About these ads

LA Kings Retired Trainer Pete Demers Dealt With Much More Than Injuries To Players

FROZEN ROYALTY EXCLUSIVE: In part five of an exclusive series based on an extensive interview with Los Angeles Kings head athletic trainer emeritus Pete Demers, Frozen Royalty takes a look at the most visible aspect of his job, caring for injured players…and trainers are definitely not immune from injury or illness, either…


Los Angeles Kings head athletic trainer
emeritus Pete Demers, circa 1982.
Photo: Demers Family Collection

LOS ANGELES — For athletic trainers in the National Hockey League, their most important job is to treat injured players and help them recover from their injuries, and in a 34-year career with the Los Angeles Kings, retired head athletic trainer Pete Demers has probably treated more injuries and illnesses than any of his colleagues, past or present, and not just those suffered by players.

To be sure, caring for injured players is the one aspect of the athletic trainer’s duties that is the most visible, and for Demers, it was no different. Like other trainers, he was most noticeable whenever he jumped over the boards and scurried out onto the ice to care for an injured player.

Even before he made it to the NHL, Demers already had experience dealing with serious injuries. Read more of this post

About these ads

LA Kings Trainer Emeritus Pete Demers On The Evolution of Treatment, Strength And Conditioning

FROZEN ROYALTY EXCLUSIVE: In part three of a multi-part series of stories featuring the career experiences of the Los Angeles Kings’ long-time, now retired, athletic trainer Peter Demers, Frozen Royalty takes a close look at a few of Demers’ memories from his early years with the Kings, along with the evolution of how injuries are treated and how much the emphasis on strength and conditioning has changed over the years.


Los Angeles Kings retired head athletic trainer Pete Demers (1970's photo).
Photo: Los Angeles Kings

LOS ANGELES — Back in the 1970’s when Pete Demers began his 34-year career as the head athletic trainer for the Los Angeles Kings, a career that would see him work in 2,632 consecutive games, as previously reported (see LA Kings Retired Trainer Pete Demers Had To Be A Jack Of All Trades), Demers and assistant athletic trainer John Holmes did the work of the athletic trainers, the equipment managers, the strength and conditioning coaches and the massage therapists that National Hockey League teams have today.

Demers, who retired in 2006, has vivid memories of years past, and even remembers his first road trip with the Kings.

“We went to Pittsburgh on a five or six-game trip,” he reminisced. “That was just a small trip. We’d go on the road for 16 days. We had two or three of those a year.” Read more of this post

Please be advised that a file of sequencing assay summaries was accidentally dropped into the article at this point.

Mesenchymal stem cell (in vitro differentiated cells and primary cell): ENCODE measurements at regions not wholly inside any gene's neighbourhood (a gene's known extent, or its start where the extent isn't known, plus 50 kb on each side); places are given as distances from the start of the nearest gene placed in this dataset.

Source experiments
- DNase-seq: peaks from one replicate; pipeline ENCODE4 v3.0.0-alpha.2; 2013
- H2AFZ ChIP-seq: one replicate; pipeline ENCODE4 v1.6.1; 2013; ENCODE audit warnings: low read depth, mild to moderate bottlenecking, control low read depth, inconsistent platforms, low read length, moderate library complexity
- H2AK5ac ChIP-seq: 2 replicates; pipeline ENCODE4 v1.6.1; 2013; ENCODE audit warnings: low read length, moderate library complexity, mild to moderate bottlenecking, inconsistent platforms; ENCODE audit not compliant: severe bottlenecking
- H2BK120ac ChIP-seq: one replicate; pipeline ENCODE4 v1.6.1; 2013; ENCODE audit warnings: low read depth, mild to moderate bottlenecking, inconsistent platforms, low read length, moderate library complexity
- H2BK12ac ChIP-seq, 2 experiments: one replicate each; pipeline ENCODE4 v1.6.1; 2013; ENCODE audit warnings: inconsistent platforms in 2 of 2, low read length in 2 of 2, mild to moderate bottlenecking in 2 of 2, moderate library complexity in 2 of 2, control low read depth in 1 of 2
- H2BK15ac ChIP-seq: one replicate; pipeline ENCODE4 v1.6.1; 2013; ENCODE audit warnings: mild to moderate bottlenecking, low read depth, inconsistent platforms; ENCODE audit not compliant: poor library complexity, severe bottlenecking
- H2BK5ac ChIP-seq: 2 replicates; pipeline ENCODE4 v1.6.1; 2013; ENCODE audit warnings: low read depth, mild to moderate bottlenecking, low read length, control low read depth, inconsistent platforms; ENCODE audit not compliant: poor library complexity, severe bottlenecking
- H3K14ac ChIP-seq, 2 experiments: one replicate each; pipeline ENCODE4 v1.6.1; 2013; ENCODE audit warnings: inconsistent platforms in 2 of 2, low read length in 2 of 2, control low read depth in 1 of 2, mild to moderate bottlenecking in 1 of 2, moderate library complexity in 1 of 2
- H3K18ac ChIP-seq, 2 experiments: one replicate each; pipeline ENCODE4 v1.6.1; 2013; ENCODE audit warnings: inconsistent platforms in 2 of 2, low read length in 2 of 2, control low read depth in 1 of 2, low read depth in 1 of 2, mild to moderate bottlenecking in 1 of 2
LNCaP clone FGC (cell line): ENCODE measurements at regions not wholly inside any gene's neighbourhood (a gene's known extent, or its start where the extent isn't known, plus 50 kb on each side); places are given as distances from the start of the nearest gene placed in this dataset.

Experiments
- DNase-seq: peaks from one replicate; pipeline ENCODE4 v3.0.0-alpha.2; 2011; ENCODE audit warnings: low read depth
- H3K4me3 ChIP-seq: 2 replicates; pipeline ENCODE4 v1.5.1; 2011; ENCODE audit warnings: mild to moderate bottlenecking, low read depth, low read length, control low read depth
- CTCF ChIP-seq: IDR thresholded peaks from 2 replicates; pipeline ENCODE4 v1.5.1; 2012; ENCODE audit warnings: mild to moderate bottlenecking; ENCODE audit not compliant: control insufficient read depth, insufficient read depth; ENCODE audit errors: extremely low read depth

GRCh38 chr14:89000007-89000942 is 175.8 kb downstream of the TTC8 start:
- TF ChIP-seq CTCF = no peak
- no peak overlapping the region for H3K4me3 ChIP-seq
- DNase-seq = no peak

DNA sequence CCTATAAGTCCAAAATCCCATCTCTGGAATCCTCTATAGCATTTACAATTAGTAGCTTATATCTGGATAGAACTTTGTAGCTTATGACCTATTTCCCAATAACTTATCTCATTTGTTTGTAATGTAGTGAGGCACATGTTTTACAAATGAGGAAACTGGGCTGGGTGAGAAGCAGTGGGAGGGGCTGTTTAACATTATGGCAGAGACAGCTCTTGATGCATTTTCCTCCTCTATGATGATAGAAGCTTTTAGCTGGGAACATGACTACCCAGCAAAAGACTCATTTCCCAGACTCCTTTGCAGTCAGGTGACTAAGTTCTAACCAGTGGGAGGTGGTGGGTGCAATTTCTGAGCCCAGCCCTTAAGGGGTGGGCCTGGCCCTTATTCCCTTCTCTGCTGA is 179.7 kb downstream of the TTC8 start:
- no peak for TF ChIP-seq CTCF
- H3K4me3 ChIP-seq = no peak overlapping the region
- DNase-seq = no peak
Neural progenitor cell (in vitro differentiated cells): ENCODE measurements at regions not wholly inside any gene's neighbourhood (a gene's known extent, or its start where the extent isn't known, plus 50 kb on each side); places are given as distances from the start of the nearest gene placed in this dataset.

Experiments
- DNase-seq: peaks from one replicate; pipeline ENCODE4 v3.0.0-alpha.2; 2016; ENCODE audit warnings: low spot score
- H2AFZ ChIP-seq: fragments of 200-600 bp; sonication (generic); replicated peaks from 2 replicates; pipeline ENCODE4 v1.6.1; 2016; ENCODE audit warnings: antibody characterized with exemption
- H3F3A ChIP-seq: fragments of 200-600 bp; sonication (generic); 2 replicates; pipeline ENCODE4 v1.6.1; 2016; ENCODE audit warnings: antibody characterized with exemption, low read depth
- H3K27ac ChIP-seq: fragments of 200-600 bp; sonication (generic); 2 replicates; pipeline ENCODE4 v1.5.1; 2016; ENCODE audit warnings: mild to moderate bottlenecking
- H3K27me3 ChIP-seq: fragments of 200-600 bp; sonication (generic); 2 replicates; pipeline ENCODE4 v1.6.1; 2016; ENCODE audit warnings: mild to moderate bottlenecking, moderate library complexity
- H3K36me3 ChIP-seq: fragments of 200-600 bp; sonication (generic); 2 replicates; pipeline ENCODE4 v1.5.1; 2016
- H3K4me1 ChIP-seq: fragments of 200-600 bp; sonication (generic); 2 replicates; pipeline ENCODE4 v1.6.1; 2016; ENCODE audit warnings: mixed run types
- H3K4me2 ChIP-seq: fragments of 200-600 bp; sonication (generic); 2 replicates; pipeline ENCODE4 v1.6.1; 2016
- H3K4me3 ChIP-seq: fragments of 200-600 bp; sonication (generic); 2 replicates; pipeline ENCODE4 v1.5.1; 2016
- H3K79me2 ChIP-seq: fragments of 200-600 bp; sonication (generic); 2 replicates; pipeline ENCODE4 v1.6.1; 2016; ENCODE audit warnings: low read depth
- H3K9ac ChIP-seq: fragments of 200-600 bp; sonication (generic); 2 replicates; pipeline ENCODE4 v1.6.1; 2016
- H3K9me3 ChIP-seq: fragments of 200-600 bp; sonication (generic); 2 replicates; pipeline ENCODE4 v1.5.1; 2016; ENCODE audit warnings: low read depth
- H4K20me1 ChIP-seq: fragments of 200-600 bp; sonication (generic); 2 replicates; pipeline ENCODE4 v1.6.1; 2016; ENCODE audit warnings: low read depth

Retired Athletic Trainer Pete Demers Goes From Stick Boy To 34 Years With Los Angeles Kings

FROZEN ROYALTY EXCLUSIVE: Many will recognize and remember retired Los Angeles Kings athletic trainer Pete Demers, who spent 37 years in the organization. But few know what his job entailed, beyond assisting injured players, or just about anything else, for that matter. In this story, the first of a multi-part series, Frozen Royalty looks at how Demers got his start in professional hockey.


Retired athletic trainer Pete Demers started in the Kings organization
in 1972 with the Springfield Kings of the AHL, before his 34-year stint with
the Los Angeles Kings.
Photo: Demers Family Collection

LOS ANGELES — He never scored a goal in the National Hockey League, but was always at the players bench. He never made a pad save, blocked a shot, or threw a body check on NHL ice, but he was a bigger part of the Los Angeles Kings than most would probably give him credit for.

To be sure, after 34 years and 2,632 consecutive games with the Los Angeles Kings, retired trainer Peter Demers, arguably, the Dean of professional hockey trainers, past and present, left a huge, indelible mark on the franchise.

Of course, those who remember Demers, who retired following the 2005-06 season, have probably seen him behind the bench at a game, or when he has had to run out onto the ice to care for an injured player. But few know much more than that, not only about Demers himself, but also about all the duties and responsibilities of an athletic trainer for a professional hockey team, work that relatively few people ever get to see. Read more of this post

Will The NHL’s Winter Classic Ever Come To Southern California?

Logo courtesy National Hockey League

LOS ANGELES — Heinz Field in Pittsburgh has long since been converted back into a football stadium after the National Hockey League’s 2011 Winter Classic, played on January 1. But, since then, there has been a lot of talk about other NHL cities that want to host the annual outdoor game.

To be sure, a lot of NHL cities, especially in colder regions of the United States, are already lined up, waiting for their chance to host the annual spectacle, and, if you listen to NHL Commissioner Gary Bettman, only cities with cold weather will host the Winter Classic.

“I think, for the foreseeable future, it’s more likely than not we’ll continue to do it in climates that we hope will be more hospitable, and we saw what happened in Pittsburgh this year,” said Bettman, noting that the NHL had to deal with unseasonably warm temperatures and rain, forcing them to turn a day game into an evening contest, starting at 5:00 PM Eastern time.

Read more of this post

Follow

Get every new post delivered to your Inbox.

Join 108 other followers